Yesterday guest blogger Susan Hosage, had this to say about Employee Assistance Programs (EAPs):
"EAPs provide assistance with marital and behavioral issues, substance abuse, loss and grief, family violence, separation or divorce, financial counseling, and legal resources to name a few areas of support."
Thus, the services EAPs provide may address problems that have nothing whatsoever to do with the organization but that may result in undesired conduct at work such as bullying.
Psychologist Dr. Robert Tanenbaum who has been a member of the Workplace Violence Prevention Institute's Think Tank since its inception identifies some of the reasons why people bully and the triggers may be traced to the bully's personal life.
Dr. Tanenbaum presenting a module on bullying at a WVPI conference.
“There are individual warning signs that frequently include a change in personal circumstances (such as a divorce or other unstable relationship), financial hardship, health problems and alcohol or substance abuse,” Dr. Tanenbaum states.
These external issues are not left at the employer's door, but may creep in and affect how the individual behaves at work.
“Perpetrators of bullying and workplace violence tend to demonstrate high levels of negative emotions and are prone to disagree with colleagues. Perpetrators often have a history of being bullied and exhibit personality traits such as narcissism, anger, low self-esteem and vengefulness,” he states.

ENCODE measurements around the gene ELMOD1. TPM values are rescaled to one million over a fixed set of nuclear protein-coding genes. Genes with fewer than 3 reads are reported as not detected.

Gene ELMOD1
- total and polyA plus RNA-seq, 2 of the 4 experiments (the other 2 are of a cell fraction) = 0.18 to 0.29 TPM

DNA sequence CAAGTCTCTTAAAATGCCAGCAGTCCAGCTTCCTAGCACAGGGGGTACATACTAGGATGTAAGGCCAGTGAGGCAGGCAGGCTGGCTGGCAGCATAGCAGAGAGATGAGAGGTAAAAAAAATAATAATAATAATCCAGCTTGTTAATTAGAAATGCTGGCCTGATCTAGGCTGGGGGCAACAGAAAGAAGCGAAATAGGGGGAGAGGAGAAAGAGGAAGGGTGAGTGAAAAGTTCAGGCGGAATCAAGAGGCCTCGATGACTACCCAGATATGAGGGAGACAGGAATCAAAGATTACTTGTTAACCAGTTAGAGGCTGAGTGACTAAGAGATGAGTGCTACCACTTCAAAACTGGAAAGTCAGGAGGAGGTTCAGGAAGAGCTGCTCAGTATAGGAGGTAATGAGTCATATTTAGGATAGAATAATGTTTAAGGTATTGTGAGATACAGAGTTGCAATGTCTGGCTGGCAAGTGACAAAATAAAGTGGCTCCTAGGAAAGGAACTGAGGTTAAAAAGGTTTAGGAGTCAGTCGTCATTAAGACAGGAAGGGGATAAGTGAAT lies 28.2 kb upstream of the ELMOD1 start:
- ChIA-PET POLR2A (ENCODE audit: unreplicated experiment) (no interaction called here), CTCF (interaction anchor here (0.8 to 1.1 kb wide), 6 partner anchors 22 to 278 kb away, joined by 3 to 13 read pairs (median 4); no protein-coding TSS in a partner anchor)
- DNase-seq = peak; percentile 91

Allowing bullying to exist in a workplace comes with a high price tag and can be both quantitatively and qualitatively addressed.
“There are human and organizational costs that are direct and indirect consequences of bullying,” Dr. Tanenbaum explains.
In this regard he adds: “The human costs include detriments to health and well-being such as psychological distress, depression, anxiety, exhaustion and anger. The organizational costs include employee burnout, absenteeism/sickness, decreased citizenship behavior, lower task performance and creativity, and lower job satisfaction. All of these outcomes can ultimately impact the company's financial position and good will."
About Dr. Tanenbaum
Robert L. Tanenbaum, Ph.D. is a licensed psychologist in PA and NJ.
For the past 30 years, he has been the Regional Director of the Institute Forensic Psychology’s Southeastern New Jersey and Pennsylvania Regional Office. He provides post-offer pre-employment and fitness for duty law enforcement psychological evaluations to over 70 law enforcement and public safety agencies, including municipal, city, University campus, and federal law enforcement and corrections departments, including the Veterans Administration Healthcare System and the Department of Homeland Security.
He is a member of the IACP Police Psychological Services Section (and currently serves on several special committees), the Society for Police and Criminal Psychology, and APA’s Division 18 (Police and Public Safety Section). Additionally, Dr. Tanenbaum is an Advisory Board member of Penn State University’s Response to School Vulnerability (violence) Project (RSVP), an Advisory Board member of Stationhouse (a Residential Treatment Program for First Responders with Post Traumatic and/or Alcohol/Substance Abuse Issues), located in Boynton Beach, Florida), an adjunct clinical Professor of Psychology at Temple University and a Senior consultant to the City of Philadelphia Police Department.